(The Daily News, London, Monday, 19 January 1891, p. 3c)

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Mons. Marius as he appeared in H.B. Farnie’s English version of Offenbach’s Madame Favart, Strand Theatre, London, 12 April 1879

January 9, 2013

Claude Marius (1850-1896),
French actor, singer and stage manager,
affectionately known by English audiences as Mons. Marius as he appeared in H.B. Farnie’s English version of
Offenbach’s Madame Favart, Strand Theatre, London, 12 April 1879
(photo: The London Stereoscopic & Photographic Co Ltd, London, 1879)

MARIUS, CLAUDE (a nom de théâtre; CLAUDE MARIUS DUPLANY), born February 18, 1850, Paris. He entered the dramatic profession in 1865 as an auxiliary at the Folies Dramatiques, playing parts in most of the popular pieces presented there for a brief period. In 1869 he came to London, and appeared at the Lyceum Theatre in the characters of Landry in Chilperic, and of Siebel in Little Faust. M. Duplany joined the French Army during the Franco-Prussian war; but in 1872 returned to London, and, at the Philharmonic Theatre, appeared as Charles Martel and Drogan in Généviève de Brabant. Subsequently “M. Marius” joined the company of the Strand Theatre, where he has played and “created” many parts, among them the following: viz. Major Roland de Roncevaux in Nemesis, Rimbobo in Loo, Baron Victor de Karadec in Family Ties, Orloff in Dora and Diplunacy, and Dubisson in Our Club. On Saturday, April 12, 1879, first performance at the Strand of an English version of Offenbach’s Madame Favart, he sustained the rôle of M. Favart.’
(Charles E. Pascoe, editor, The Dramatic List, David Bogue, London, 1880, p.256)

‘Marius, Claude. (C.M. Duplany.) – The clever actor and stage manager whose nom-de-théâtre heads this paragraph is by nationality a Frenchman, and was born at Paris in 1850. He was intended for a commercial life, and entered a silk and velvet warehouse in that city, but his natural proclivities soon led him to mingle in stage circles, and he used to gratify his passion for the drama by working as a super at the Folies Dramatiques, where he presently obtained an appointment in the chorus, and from that rose to small parts. In 1868 he forsook the warehouse, and became a regular member of the dramatic profession. Mr. [Richard] Mansell, while on a visit to Paris in 1869, saw him act, and at once offered him a London engagement, which he accepted, and appeared in Chilperic and Little Doctor Faust. His career was cut short by the breaking out of the Franco-Prussian war, and he was recalled to France and drafted into the 7th Chasseurs-à-Pièd. He fought in three engagements, of which the most important was Champigney. His regiment was then ordered to Marseilles, and subsequently to Corsica, to quell the Communal riots. In the autumn of 1872 Mons. Marius returned to London, and appeared at the Philharmonic in Généviève de Brabant, and afterwards in Nemesis at the Strand. Sine then he has played in almost every theatre in the metropolis, creating many clever and original parts, amongst them being that of M. Favart in Offenbach’s opera of Madame Favart when first played in English at the Strand Theatre in 1879, and later as General Bombalo in Mynheer Jan at the Comedy, and Paul Dromiroff in As in a Looking Glass. But he probably achieved his greatest success as Jacques Legros in The Skeleton at the Vaudeville in 1887. In the autumn of 1890 he appeared in The Sixth Commandment at the Shaftesbury, and in the following year in both editions of Joan of Arc. Mons. Marius excels as a stage manager, and under his able direction Nadgy was produced at the Avenue, and The Panel Picture at the Opera Comique in 1888. He was also responsible for the staging of The Brigands, chiefly memorable by reason of the Gilbert and Boosey quarrel. But his most brilliant success in this line was the triple production of The Field of the Cloth of Gold, preceded in the programme by In the Express and La Rose d’Auvergne, at the Avenue in 1889, and more recently was responsible for the mounting of Miss Decima at the Criterion (1891). Mons. Marius is the husband of Miss Florence St. John, the bewitching prima donna of the Gaiety Company.’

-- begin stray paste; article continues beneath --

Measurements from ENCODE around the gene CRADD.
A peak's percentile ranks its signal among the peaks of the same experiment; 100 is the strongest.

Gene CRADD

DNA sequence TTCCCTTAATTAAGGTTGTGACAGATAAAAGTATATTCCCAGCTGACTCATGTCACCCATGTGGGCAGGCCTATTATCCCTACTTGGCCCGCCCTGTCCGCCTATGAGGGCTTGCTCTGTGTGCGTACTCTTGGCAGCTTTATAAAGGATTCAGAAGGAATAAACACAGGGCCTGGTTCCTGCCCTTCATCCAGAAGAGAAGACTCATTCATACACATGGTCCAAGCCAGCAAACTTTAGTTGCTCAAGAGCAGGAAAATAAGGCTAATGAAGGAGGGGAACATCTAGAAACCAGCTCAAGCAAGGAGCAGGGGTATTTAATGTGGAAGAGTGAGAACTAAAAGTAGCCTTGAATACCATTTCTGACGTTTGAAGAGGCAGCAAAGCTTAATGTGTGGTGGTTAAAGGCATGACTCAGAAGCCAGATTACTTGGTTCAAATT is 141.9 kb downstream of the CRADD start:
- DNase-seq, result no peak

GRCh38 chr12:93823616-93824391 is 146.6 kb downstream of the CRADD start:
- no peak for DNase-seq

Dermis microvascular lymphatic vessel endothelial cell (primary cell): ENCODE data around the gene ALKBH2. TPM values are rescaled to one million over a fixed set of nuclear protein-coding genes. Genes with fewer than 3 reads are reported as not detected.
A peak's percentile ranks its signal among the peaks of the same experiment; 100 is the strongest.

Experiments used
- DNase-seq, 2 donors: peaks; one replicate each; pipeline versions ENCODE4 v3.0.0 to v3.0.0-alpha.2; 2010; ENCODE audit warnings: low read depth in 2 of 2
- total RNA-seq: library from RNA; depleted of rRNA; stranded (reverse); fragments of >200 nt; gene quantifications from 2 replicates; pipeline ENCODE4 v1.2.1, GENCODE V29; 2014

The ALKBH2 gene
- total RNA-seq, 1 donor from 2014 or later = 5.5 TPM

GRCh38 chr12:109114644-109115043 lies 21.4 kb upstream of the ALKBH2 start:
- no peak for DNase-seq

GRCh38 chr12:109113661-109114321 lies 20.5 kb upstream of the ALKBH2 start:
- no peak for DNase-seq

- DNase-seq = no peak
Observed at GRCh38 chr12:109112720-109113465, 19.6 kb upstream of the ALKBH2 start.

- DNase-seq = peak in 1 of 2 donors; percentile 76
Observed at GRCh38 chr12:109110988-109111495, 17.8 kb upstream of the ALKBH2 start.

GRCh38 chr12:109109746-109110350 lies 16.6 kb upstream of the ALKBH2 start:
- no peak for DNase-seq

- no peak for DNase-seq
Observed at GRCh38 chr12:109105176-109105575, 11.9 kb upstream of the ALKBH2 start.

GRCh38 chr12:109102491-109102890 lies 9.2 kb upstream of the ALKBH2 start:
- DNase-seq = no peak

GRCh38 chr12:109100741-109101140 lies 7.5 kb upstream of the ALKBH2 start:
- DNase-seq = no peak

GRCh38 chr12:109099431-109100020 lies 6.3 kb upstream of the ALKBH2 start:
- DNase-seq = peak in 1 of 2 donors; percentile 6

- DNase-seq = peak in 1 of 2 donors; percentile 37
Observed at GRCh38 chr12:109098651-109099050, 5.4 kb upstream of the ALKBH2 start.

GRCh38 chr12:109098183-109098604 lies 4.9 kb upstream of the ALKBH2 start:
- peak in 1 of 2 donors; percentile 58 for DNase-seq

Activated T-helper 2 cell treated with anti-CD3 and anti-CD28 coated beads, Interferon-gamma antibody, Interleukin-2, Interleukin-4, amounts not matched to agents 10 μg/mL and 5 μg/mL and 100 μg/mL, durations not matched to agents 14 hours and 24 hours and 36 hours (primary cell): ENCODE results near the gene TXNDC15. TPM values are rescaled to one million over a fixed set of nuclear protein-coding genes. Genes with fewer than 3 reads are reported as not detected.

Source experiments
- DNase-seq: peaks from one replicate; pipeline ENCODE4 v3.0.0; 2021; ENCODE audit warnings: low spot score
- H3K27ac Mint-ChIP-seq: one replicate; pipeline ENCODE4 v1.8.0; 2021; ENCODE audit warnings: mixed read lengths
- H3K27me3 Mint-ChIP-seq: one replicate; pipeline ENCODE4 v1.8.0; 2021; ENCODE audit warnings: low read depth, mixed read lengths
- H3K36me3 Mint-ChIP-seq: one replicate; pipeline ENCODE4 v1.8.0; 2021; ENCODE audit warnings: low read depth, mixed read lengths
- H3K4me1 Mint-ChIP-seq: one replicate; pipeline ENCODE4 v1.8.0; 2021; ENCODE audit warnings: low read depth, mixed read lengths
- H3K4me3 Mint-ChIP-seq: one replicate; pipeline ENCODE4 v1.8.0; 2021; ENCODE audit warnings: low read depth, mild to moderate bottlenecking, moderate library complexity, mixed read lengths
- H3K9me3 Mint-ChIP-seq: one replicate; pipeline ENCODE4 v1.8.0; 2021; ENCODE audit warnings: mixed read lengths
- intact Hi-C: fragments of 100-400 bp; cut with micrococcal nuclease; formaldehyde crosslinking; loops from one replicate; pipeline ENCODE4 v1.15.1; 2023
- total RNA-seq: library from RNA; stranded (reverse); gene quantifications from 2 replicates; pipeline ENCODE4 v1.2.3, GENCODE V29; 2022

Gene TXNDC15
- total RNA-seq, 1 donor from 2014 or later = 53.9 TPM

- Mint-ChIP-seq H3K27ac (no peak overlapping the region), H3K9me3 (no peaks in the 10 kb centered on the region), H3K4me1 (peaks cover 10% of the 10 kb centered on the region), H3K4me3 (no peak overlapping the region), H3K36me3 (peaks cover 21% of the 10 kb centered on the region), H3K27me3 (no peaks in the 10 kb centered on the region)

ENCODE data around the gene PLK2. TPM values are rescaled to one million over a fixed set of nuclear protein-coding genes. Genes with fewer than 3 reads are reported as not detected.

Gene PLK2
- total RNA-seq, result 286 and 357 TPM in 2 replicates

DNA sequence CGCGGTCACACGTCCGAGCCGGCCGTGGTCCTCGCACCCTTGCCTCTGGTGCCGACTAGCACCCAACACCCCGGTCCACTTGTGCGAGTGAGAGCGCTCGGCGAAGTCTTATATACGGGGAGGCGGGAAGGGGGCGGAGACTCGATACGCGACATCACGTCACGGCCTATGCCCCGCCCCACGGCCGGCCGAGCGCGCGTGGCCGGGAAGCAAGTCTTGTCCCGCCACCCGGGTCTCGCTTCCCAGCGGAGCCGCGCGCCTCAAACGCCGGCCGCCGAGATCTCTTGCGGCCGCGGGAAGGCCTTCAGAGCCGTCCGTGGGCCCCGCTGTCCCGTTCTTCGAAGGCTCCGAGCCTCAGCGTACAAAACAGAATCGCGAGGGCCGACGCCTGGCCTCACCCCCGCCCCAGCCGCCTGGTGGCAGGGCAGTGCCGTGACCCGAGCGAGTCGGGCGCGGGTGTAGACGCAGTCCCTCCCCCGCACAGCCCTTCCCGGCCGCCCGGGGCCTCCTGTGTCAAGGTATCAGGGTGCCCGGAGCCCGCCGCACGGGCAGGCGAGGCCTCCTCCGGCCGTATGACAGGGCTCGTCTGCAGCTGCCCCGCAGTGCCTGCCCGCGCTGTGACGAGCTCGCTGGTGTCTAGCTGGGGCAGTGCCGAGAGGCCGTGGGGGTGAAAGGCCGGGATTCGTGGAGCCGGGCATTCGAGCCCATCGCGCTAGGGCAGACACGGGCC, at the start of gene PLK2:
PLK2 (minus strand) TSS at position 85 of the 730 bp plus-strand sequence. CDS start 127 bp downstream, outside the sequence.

(Erskine Reid and Herbert Compton, The Dramatic Peerage, Raithby, Lawrence & Co Ltd, London, 1892, pp.145 and 146)